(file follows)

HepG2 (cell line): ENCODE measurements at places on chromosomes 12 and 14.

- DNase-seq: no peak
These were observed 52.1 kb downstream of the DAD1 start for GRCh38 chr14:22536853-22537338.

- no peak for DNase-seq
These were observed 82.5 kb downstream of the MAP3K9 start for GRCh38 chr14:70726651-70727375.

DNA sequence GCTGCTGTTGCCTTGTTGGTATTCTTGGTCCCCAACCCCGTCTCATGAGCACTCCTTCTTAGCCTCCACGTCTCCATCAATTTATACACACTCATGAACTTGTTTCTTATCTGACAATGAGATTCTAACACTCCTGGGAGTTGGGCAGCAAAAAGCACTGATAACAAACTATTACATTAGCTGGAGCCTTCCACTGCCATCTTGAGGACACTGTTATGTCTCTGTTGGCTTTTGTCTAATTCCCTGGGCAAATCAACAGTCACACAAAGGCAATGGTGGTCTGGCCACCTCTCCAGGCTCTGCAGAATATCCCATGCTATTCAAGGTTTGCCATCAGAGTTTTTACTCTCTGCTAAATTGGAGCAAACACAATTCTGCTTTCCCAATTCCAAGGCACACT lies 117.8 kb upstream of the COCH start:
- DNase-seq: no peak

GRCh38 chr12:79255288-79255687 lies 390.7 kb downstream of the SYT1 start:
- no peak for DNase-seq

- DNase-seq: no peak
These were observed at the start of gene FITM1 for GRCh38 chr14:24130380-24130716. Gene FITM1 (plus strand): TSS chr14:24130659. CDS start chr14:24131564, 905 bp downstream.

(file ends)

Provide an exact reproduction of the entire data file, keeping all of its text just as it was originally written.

HepG2 (cell line): ENCODE measurements at places on chromosomes 12 and 14.

- DNase-seq: no peak
These were observed 52.1 kb downstream of the DAD1 start for GRCh38 chr14:22536853-22537338.

- no peak for DNase-seq
These were observed 82.5 kb downstream of the MAP3K9 start for GRCh38 chr14:70726651-70727375.

DNA sequence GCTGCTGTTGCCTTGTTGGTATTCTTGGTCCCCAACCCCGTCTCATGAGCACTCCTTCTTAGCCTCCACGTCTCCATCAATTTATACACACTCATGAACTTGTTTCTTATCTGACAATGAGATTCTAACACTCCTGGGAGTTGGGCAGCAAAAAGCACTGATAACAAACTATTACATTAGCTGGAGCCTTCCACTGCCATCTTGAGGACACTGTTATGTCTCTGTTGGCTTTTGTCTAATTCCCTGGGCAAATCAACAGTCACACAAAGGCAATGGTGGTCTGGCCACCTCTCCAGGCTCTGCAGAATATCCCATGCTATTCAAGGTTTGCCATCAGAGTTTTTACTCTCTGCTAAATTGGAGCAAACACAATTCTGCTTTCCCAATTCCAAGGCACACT lies 117.8 kb upstream of the COCH start:
- DNase-seq: no peak

GRCh38 chr12:79255288-79255687 lies 390.7 kb downstream of the SYT1 start:
- no peak for DNase-seq

- DNase-seq: no peak
These were observed at the start of gene FITM1 for GRCh38 chr14:24130380-24130716. Gene FITM1 (plus strand): TSS chr14:24130659. CDS start chr14:24131564, 905 bp downstream.